Tuesday, April 6

Artist Development- Press Kits

Written By: Peter “LA-2A” Cho

Press Kits are another area that most people take for granted, but many are still not doing it correctly. I will be discussing tips and advice on how to be more effective with a press kit. A press kit is like a resume for an artist, it tells a story.

The materials in the press kit should include as follows:

* Cover Letter
* Professional recorded CD
* Biography
* Fact Sheet
* 8x10 B&W photo
* Press Clippings
* Tour Itinerary

All of these items must be housed in a two-pocket folder. Do not send all of these materials floating around loose in an envelope. Be sure to order professional B&W photos. I’ve seen enough pictures copied on a crappy home printer to last a lifetime. Visit www.abcpictures.com and check out what they have to offer. Friends and business colleagues of mine have used them and always receive quality work.

Preparing your CD and press kit correctly is money well spent. An unprofessional product tells the recipient that you are not serious about your career. If you are not willing to take the time and effort to polish up your presentation, why should they feel confident investing their time and money in you? Your project’s success will largely be determined by how much effort you, as the artist, are putting into it.

Never “shotgun” a press kit to a music industry professional. To shotgun a package means you found an industry executive’s address somewhere and mailed them a package without first contacting them for permission. You should always call or e-mail first and ask if you could submit a package.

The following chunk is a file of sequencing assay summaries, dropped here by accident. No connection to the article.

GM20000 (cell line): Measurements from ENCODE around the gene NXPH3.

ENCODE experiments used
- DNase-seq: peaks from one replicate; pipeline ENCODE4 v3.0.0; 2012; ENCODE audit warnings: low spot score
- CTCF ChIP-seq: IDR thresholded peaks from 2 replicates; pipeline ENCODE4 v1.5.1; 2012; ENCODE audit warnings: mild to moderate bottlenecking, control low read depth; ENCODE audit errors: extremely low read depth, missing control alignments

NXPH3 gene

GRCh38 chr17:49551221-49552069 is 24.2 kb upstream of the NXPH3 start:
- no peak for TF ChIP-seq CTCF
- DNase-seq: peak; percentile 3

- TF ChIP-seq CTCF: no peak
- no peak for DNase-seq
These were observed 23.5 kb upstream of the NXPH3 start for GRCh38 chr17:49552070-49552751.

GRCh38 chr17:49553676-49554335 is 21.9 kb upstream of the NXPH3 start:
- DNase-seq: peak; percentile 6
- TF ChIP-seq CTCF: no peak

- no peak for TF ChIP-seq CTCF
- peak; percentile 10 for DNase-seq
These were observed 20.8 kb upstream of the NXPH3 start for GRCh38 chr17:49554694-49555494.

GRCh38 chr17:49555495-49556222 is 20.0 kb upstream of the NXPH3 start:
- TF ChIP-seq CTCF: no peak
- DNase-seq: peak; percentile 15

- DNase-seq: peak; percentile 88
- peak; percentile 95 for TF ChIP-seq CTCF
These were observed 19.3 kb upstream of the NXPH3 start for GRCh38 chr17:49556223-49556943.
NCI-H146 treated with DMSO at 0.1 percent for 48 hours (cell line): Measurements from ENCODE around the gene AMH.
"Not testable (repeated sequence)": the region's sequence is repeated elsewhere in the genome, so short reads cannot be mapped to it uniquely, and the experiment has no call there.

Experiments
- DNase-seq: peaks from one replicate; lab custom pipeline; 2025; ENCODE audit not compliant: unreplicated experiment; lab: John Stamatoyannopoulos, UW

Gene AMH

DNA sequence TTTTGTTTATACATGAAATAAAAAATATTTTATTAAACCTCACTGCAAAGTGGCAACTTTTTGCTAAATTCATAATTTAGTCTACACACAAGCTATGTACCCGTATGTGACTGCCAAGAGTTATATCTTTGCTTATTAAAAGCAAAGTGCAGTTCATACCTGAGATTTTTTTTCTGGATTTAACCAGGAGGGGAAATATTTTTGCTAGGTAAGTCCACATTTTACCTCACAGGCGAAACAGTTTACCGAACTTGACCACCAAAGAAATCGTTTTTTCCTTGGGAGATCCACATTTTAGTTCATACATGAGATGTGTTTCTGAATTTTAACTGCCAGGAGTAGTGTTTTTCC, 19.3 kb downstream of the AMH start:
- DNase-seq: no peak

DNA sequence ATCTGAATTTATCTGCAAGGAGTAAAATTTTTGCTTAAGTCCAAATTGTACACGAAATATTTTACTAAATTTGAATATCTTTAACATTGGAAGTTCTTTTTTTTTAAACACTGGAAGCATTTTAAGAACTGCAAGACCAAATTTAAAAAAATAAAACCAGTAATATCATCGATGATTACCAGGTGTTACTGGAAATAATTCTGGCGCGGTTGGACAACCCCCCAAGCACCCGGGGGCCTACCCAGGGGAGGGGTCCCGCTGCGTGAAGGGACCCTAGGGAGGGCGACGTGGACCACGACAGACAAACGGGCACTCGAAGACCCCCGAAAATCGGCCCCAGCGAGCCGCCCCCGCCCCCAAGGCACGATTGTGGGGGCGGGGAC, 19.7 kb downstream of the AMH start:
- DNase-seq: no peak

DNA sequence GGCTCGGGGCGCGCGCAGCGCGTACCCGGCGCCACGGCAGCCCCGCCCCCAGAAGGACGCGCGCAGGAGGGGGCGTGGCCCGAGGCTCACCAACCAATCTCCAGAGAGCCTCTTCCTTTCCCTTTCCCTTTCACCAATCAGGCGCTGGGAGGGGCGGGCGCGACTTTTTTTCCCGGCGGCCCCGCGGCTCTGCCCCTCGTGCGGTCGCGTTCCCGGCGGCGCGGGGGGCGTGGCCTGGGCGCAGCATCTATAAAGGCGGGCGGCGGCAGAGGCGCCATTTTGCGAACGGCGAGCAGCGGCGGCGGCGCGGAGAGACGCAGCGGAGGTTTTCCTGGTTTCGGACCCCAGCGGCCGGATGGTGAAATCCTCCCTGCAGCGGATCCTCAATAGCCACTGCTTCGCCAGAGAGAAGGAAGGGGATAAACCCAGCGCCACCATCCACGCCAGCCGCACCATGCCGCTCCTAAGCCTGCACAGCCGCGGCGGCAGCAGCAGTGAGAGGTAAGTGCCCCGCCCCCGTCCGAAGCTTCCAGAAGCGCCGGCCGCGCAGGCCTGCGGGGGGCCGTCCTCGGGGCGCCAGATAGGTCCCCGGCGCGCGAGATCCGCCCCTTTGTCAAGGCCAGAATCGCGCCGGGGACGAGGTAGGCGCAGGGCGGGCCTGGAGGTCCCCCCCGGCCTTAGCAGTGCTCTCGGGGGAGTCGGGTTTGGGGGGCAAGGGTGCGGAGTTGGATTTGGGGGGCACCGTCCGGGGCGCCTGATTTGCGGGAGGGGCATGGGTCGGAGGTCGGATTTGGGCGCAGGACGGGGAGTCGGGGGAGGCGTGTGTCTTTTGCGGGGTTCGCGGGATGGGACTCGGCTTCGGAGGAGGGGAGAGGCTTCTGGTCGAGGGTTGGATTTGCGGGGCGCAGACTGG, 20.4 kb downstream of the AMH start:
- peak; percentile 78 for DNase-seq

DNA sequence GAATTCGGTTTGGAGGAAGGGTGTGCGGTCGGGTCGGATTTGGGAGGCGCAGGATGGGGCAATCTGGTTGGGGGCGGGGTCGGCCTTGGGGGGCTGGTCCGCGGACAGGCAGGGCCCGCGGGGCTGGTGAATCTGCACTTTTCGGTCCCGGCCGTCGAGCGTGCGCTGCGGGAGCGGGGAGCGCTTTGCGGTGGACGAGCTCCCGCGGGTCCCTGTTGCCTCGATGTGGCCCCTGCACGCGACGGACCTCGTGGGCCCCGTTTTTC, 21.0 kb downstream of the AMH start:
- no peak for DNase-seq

After introducing yourself, briefly explain what you do, and what you are looking for from this particular person. Your call may be as simple as, “Hello Mr. Smith, my name is John/Jane Musician, and I’m in a rock band based in Boston. We have a demo and are interested in sending you a package. What is your submission policy?

You may only be able to get through to a receptionist, but be polite to everyone you speak with. This many sound extremely basic, but you wouldn’t believe the number of people who are rude on the phone or fail to find out someone’s submission policy before mailing a package.

Without the right knowledge and contacts, it is not easy getting a demo into the right hands. In many cases, a demo probably won’t get beyond their mail-room if it’s not sent in by someone who already has a professional relationship with that label or publisher. A large part of the music business involves rejection. Songwriters and artists have to learn how to deal with it quite often. There are no ways of getting around this concept. Even if you are fortunate enough to get your demo onto the right desk, they will often only listen to it for a minute or two before making a decision. If the first song impresses them, they may listen to a portion of another song. The point is you don’t get much time, so you had better capture their interest fast.

Before a record company is going to invest time and money in a song or project, they have to be sure that it’s the right one for them. A person’s job can be on the line if they make a poor business decision. Try to learn from their constructive criticism, and keep working on your songs. Give them a reason to say yes.

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